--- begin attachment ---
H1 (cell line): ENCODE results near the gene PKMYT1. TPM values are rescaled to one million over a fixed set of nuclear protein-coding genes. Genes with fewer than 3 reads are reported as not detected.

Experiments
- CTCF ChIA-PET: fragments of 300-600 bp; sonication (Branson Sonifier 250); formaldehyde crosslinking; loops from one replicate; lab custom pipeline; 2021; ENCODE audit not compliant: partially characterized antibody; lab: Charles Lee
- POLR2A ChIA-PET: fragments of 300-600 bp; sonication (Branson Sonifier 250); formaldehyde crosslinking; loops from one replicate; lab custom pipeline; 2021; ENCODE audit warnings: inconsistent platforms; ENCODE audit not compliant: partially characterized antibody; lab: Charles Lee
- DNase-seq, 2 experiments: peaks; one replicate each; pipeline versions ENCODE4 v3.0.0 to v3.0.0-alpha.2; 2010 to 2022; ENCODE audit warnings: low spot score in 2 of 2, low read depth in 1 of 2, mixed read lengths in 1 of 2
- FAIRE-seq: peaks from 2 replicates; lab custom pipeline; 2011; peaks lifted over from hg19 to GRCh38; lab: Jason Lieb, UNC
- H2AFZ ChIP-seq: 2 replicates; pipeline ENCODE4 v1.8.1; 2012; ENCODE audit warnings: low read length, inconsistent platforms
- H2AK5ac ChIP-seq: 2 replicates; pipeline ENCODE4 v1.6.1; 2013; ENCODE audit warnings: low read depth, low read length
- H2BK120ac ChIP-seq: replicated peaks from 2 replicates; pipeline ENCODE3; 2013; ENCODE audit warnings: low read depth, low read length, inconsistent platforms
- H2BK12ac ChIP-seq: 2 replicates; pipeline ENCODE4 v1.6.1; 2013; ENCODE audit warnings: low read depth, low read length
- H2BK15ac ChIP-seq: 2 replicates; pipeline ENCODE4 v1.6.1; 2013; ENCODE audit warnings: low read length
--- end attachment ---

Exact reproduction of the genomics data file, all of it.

H1 (cell line): ENCODE results near the gene PKMYT1. TPM values are rescaled to one million over a fixed set of nuclear protein-coding genes. Genes with fewer than 3 reads are reported as not detected.

Experiments
- CTCF ChIA-PET: fragments of 300-600 bp; sonication (Branson Sonifier 250); formaldehyde crosslinking; loops from one replicate; lab custom pipeline; 2021; ENCODE audit not compliant: partially characterized antibody; lab: Charles Lee
- POLR2A ChIA-PET: fragments of 300-600 bp; sonication (Branson Sonifier 250); formaldehyde crosslinking; loops from one replicate; lab custom pipeline; 2021; ENCODE audit warnings: inconsistent platforms; ENCODE audit not compliant: partially characterized antibody; lab: Charles Lee
- DNase-seq, 2 experiments: peaks; one replicate each; pipeline versions ENCODE4 v3.0.0 to v3.0.0-alpha.2; 2010 to 2022; ENCODE audit warnings: low spot score in 2 of 2, low read depth in 1 of 2, mixed read lengths in 1 of 2
- FAIRE-seq: peaks from 2 replicates; lab custom pipeline; 2011; peaks lifted over from hg19 to GRCh38; lab: Jason Lieb, UNC
- H2AFZ ChIP-seq: 2 replicates; pipeline ENCODE4 v1.8.1; 2012; ENCODE audit warnings: low read length, inconsistent platforms
- H2AK5ac ChIP-seq: 2 replicates; pipeline ENCODE4 v1.6.1; 2013; ENCODE audit warnings: low read depth, low read length
- H2BK120ac ChIP-seq: replicated peaks from 2 replicates; pipeline ENCODE3; 2013; ENCODE audit warnings: low read depth, low read length, inconsistent platforms
- H2BK12ac ChIP-seq: 2 replicates; pipeline ENCODE4 v1.6.1; 2013; ENCODE audit warnings: low read depth, low read length
- H2BK15ac ChIP-seq: 2 replicates; pipeline ENCODE4 v1.6.1; 2013; ENCODE audit warnings: low read length